Then, she looked back up at the phone again; her eyes steady in contemplation of whether or not to pick it back up. Mona picked up the phone slowly and held it to her ear. Static notes caved the suspense.
“But how does it end?” The voice hung up the phone.
Mona placed the phone to her chest and looked down with a swollen frown at her partially un-submerged belly. How was this going to end? She desperately wanted to know. Mona grabbed a towel off the rack behind her and got out of the tub and wrapped it around herself and walked out to her bedroom where she dried and changed into new clothes.
She paced across her rug, grabbling at her chin as she waited for another phone call. That hadn’t been but a few minutes apart each time, so she felt her anticipation wouldn’t be in vain. No phone call came.
Mona restlessly scrabbled through her house for the next two hours, dusting rearranging, or moving inches from its original place anything that seemed even remotely fixable. All the while, she pleaded with her unborn child to make a sudden movement, anything that would signal, or give even a gesture of how it would end.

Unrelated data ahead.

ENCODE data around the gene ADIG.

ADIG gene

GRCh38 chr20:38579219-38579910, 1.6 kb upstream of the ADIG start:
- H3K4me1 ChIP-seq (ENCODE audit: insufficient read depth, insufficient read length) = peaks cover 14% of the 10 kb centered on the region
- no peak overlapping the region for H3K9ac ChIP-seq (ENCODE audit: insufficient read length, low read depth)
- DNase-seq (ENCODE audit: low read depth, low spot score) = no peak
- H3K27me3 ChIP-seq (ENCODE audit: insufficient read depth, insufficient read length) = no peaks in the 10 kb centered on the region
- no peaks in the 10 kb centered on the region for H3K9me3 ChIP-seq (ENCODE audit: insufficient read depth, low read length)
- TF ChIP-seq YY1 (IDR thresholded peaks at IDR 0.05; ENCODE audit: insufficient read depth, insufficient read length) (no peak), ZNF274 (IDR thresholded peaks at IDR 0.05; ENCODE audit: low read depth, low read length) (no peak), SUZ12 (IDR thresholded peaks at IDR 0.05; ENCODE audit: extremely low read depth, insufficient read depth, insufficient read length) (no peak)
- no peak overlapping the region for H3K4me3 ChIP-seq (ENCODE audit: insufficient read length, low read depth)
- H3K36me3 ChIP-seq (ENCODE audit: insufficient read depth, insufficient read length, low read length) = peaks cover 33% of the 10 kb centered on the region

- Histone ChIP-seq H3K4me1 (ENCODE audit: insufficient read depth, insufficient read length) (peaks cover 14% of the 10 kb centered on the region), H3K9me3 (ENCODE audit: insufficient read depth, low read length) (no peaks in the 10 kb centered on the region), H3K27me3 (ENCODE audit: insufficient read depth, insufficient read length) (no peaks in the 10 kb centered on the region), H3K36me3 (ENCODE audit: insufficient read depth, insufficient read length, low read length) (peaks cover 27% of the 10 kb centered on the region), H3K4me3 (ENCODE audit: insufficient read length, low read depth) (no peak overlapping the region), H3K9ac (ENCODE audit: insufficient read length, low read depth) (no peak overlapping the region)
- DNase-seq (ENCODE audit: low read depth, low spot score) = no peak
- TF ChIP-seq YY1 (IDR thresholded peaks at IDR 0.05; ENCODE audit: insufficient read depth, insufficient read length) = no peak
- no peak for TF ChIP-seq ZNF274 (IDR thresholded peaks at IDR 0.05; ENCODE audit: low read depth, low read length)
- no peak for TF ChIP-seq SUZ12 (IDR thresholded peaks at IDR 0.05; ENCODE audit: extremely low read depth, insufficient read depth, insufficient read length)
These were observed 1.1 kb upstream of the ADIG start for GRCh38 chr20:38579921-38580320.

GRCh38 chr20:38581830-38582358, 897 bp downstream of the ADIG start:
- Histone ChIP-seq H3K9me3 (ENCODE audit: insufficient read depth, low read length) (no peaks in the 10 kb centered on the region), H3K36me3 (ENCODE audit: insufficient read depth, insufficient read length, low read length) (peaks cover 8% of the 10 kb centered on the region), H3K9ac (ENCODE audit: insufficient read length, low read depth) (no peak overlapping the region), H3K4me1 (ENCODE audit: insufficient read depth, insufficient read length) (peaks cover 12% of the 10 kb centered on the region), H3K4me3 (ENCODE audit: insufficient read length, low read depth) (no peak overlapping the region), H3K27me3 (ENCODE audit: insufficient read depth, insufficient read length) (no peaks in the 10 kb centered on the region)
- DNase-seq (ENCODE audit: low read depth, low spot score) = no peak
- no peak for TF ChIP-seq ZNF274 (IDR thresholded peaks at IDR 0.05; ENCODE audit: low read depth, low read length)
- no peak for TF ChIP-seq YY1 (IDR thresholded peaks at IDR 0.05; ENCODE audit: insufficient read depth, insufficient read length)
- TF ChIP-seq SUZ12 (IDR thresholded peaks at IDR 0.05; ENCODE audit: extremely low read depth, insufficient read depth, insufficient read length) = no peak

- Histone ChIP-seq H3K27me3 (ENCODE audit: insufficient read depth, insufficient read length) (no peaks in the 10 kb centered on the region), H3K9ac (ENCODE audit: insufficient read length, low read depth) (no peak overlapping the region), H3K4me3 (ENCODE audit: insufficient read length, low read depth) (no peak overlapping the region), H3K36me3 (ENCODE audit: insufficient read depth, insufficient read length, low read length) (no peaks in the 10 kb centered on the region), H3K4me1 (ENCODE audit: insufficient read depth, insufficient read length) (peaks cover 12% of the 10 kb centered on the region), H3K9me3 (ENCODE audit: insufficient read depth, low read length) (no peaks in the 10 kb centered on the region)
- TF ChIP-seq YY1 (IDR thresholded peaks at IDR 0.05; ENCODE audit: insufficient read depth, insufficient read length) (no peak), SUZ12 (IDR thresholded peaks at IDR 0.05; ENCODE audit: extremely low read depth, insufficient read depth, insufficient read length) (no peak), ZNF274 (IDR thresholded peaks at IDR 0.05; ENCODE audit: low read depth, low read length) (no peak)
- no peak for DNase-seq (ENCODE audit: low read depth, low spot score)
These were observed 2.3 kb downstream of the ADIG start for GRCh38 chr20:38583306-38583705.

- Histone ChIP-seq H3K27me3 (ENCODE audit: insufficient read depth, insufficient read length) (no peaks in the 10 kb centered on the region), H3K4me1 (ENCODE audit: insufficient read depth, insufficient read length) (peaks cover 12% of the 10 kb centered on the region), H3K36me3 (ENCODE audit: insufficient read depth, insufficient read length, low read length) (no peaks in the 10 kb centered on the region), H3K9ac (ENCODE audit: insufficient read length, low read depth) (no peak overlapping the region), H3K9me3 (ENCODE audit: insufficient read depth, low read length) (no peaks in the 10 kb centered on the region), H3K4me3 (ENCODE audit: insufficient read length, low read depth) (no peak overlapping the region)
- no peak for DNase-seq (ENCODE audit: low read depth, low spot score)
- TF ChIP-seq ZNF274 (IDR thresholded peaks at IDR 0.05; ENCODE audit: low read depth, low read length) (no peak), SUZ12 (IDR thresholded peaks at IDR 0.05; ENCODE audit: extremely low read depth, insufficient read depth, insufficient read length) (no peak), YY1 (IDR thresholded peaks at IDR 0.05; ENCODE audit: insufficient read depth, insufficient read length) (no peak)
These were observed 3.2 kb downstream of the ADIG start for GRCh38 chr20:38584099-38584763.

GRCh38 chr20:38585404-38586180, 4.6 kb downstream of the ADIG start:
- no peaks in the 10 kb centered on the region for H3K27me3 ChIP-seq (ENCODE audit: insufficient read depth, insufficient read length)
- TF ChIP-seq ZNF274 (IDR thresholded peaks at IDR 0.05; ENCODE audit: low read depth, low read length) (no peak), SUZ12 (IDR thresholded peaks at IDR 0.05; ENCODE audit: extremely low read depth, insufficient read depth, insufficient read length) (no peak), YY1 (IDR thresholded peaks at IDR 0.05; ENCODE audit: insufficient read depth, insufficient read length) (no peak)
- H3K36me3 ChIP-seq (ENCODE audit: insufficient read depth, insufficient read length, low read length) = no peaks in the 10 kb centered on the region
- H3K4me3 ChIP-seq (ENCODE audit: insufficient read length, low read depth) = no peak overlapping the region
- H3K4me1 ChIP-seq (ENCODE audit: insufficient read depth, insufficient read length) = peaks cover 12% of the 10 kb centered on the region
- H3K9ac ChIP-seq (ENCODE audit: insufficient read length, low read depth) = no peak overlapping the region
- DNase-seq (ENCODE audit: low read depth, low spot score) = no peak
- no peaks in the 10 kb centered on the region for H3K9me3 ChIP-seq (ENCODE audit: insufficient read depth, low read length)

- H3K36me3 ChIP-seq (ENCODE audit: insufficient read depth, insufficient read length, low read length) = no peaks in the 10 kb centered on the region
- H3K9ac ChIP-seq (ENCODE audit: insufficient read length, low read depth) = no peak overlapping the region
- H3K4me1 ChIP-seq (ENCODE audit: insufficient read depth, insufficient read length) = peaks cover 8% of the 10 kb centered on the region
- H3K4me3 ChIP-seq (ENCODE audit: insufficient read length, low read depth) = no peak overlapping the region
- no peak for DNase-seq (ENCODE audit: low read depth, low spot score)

After hour three, her phone call finally came. She rushed to pick it up.
“What’s he doing now!?”, she asked, concerned.
Small breaths entranced the rows of ever-flowing static. “I’m resting mommy.”
Moiya Gooden is a Creative Writing major at Belhaven University. In 2019, she was honored with a Gold Key Award in the Scholastic Art and Writing Competition for a short story titled “The Time Between Us, and in October of 2022, she self-published her first novel, “The Divide: Part One,”. After graduation, Moiya plans to go to law school and go on to become a criminal defense attorney.